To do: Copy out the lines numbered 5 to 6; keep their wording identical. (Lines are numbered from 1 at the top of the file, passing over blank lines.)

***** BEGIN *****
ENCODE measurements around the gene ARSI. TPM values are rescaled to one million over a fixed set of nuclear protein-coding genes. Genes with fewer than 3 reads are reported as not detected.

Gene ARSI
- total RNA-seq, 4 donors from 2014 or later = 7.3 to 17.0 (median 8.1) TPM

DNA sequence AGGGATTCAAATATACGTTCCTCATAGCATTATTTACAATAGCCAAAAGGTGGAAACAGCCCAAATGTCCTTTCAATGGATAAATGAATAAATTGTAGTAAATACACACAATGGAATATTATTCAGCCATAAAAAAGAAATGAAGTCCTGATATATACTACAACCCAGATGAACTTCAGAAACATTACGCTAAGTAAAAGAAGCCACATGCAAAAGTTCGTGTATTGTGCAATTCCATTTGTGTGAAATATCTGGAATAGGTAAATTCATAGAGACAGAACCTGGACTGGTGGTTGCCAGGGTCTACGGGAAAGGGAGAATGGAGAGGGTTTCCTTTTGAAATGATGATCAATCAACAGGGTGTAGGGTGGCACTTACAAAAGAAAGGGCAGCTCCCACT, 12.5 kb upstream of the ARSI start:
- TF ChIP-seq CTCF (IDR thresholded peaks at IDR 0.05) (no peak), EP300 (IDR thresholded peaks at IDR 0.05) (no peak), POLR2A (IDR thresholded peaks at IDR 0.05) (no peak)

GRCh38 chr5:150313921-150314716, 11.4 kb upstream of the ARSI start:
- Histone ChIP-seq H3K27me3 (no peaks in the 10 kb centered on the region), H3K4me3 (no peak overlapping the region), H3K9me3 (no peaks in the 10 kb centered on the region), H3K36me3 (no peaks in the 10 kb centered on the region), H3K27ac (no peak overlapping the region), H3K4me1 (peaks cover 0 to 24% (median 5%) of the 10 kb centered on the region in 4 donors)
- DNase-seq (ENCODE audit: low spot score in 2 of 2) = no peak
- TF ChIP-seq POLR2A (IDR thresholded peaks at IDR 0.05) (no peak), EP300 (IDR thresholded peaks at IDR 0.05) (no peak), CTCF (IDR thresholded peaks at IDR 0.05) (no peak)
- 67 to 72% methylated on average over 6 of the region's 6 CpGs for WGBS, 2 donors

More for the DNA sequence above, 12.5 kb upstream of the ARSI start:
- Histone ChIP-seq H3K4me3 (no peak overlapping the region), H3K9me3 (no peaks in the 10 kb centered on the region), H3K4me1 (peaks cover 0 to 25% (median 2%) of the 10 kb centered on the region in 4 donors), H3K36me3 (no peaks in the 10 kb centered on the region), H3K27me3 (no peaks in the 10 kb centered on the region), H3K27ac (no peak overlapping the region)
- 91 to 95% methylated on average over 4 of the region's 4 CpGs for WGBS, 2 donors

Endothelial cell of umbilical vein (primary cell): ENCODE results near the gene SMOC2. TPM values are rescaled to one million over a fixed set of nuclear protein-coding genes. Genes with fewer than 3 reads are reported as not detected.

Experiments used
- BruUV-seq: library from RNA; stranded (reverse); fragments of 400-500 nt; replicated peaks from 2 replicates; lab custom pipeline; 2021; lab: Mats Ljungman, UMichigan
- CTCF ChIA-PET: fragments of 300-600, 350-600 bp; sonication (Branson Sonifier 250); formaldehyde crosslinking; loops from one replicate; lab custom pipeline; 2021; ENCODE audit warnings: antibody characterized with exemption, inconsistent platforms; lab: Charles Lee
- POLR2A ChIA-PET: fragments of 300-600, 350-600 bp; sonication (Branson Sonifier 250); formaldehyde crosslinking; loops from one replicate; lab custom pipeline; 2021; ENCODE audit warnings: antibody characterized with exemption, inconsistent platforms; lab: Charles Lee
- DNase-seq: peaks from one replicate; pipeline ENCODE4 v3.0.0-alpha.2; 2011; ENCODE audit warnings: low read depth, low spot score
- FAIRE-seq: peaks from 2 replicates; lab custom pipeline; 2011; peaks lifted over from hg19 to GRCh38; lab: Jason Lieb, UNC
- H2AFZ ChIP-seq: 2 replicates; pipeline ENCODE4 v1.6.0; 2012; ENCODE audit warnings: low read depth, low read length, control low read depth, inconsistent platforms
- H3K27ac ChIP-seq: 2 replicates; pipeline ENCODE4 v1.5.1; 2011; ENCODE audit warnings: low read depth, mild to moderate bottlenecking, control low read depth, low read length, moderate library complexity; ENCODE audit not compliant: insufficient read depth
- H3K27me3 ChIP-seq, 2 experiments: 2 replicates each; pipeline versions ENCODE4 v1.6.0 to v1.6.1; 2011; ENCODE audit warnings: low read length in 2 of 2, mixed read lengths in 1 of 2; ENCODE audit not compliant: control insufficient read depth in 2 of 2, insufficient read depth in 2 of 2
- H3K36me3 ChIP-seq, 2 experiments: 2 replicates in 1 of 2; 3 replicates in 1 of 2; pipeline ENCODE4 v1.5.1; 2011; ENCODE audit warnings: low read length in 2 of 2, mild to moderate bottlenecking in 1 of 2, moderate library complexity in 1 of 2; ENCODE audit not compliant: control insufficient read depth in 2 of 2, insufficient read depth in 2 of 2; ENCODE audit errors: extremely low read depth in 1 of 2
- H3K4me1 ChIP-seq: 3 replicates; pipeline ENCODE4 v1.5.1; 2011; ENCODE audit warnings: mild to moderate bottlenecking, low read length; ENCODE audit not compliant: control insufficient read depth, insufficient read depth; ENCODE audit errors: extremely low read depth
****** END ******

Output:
- TF ChIP-seq CTCF (IDR thresholded peaks at IDR 0.05) (no peak), EP300 (IDR thresholded peaks at IDR 0.05) (no peak), POLR2A (IDR thresholded peaks at IDR 0.05) (no peak)

GRCh38 chr5:150313921-150314716, 11.4 kb upstream of the ARSI start: